Whiskey is a recurring thread, of course, spoken of and consumed with love and reverence. But mostly, like drinks at a bar, it serves to facilitate the conversation about Mr. Thompson’s real subject: fathers and sons, legacy and responsibility, craftsmanship, failure and the power of mythology, especially as it envelops Kentucky and the South.
The central figure is Julian Van Winkle III, the grandson of a Kentucky bourbon pioneer and the son of a man who, perhaps unavoidably, lost his grip on the family bequest and died relatively young. By way of luck and no small amount of struggle, he found himself able not only to resurrect the Van Winkle name but also to earn unexpected riches for his family as Pappy became fetishized around the world.
As it happens, Mr. Thompson, a senior writer with ESPN and himself a Southerner, is contemplating his own family issues. His beloved father, too, died young, and over the course of the book, he and his wife are awaiting the birth of their first child.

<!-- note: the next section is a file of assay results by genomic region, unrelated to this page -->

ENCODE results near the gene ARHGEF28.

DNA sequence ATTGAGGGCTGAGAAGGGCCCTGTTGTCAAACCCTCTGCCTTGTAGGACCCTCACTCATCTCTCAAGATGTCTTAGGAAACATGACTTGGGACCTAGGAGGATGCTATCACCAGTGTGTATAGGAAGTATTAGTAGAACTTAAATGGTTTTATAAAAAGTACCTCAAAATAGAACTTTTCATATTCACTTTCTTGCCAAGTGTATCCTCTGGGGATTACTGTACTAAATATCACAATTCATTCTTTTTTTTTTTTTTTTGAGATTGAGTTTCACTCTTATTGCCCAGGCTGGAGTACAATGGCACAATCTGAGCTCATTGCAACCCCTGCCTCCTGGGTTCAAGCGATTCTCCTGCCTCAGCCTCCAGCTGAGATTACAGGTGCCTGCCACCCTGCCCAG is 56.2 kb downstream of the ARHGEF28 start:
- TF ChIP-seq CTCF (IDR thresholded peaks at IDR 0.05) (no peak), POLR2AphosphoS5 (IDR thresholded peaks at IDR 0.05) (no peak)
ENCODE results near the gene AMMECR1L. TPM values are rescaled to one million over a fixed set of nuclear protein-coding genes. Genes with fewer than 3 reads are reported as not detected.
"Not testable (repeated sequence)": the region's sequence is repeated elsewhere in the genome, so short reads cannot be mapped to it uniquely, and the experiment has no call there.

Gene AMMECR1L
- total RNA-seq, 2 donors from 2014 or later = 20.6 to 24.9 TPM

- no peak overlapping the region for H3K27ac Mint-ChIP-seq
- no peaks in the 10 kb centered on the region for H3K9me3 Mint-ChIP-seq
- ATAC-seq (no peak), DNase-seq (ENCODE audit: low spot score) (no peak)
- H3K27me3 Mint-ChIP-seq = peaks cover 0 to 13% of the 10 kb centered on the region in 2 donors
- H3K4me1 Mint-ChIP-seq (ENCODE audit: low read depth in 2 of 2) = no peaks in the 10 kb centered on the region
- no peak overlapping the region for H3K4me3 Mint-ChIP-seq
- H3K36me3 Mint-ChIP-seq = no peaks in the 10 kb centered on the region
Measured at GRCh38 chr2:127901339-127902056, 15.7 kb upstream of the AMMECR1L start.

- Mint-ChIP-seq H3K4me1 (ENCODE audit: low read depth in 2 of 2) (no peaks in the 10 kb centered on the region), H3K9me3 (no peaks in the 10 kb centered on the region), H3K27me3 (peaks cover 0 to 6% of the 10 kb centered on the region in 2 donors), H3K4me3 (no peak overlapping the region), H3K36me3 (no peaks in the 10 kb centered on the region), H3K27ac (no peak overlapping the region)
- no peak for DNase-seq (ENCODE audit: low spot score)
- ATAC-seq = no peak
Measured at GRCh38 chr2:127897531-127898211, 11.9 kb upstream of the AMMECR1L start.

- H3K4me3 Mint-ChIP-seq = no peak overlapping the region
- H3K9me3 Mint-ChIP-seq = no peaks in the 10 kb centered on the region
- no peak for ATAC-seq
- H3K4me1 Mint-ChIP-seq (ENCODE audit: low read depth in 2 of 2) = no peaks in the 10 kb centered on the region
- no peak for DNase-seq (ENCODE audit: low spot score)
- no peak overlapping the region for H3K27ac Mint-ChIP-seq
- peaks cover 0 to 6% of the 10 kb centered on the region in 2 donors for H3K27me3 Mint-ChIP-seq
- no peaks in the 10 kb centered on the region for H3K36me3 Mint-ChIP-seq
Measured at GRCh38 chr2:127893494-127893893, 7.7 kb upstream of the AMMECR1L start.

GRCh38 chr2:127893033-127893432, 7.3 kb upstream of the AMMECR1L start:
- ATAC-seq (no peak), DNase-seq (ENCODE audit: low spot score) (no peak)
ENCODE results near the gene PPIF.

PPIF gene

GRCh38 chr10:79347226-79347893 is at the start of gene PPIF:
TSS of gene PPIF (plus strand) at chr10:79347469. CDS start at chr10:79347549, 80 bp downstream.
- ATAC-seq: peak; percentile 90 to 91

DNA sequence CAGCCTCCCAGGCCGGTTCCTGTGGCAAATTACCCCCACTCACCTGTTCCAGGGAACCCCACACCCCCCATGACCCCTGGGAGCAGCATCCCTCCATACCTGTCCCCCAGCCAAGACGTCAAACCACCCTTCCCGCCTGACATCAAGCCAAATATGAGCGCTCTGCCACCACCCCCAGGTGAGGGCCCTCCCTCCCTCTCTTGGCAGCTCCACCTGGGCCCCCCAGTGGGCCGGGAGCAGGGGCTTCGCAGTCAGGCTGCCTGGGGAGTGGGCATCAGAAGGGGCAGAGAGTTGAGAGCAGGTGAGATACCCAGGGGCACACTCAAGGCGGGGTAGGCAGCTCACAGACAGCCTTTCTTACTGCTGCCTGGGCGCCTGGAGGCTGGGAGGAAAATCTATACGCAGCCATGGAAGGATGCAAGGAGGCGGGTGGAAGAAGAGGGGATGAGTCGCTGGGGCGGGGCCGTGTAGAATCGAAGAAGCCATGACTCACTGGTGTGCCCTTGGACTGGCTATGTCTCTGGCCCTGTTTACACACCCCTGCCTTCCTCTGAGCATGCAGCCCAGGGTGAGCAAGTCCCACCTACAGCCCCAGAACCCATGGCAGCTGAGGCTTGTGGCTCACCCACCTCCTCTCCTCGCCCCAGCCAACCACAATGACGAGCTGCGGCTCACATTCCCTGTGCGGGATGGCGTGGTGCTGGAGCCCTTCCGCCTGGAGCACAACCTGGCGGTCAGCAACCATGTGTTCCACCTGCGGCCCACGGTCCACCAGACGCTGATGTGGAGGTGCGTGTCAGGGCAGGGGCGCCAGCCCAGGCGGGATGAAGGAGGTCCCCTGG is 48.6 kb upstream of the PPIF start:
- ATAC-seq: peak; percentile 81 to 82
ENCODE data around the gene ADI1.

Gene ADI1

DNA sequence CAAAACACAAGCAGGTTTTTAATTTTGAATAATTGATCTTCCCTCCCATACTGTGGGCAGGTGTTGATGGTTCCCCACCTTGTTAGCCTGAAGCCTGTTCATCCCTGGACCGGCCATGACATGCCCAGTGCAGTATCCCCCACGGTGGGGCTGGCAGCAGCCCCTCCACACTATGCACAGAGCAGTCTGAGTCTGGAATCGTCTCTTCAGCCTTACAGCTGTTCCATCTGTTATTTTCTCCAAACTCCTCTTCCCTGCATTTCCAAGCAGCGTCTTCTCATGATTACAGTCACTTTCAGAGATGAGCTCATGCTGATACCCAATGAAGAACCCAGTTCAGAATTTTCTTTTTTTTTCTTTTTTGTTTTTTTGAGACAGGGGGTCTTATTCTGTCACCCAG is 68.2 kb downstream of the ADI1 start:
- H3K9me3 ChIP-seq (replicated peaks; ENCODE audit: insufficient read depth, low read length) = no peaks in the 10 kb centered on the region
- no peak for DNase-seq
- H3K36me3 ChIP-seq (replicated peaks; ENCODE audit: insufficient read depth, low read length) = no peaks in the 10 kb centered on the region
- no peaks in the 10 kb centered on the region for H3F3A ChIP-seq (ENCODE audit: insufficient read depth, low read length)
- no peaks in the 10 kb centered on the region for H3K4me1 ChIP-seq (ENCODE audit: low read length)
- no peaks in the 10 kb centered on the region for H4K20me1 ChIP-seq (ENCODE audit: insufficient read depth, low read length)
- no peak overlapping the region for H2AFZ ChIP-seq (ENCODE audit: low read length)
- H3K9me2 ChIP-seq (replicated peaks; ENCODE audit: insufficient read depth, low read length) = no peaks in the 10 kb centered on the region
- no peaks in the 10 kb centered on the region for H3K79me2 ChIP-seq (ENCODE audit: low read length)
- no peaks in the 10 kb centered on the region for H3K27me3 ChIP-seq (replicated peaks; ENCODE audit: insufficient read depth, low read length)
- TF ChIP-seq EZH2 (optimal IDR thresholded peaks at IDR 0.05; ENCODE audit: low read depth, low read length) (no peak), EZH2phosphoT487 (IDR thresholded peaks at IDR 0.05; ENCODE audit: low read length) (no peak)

Reflecting on the history of his own family and of the Van Winkles, he meditates on the nature and value of traditions, on how ancestral voices, though physically gone, can still reach across the years. Fine whiskey, it turns out, also transmits messages from the past and spans generations.
Mr. Thompson is a keen observer, with an eye and ear for detail and nuance. He’s written a warm and loving reflection that, like good bourbon, will stand the test of time.
English-language books that successfully explain German wine have been exceedingly rare. “The Wines of Germany” (Infinite Ideas, $40) by Anne Krebiehl, admirably fills that void.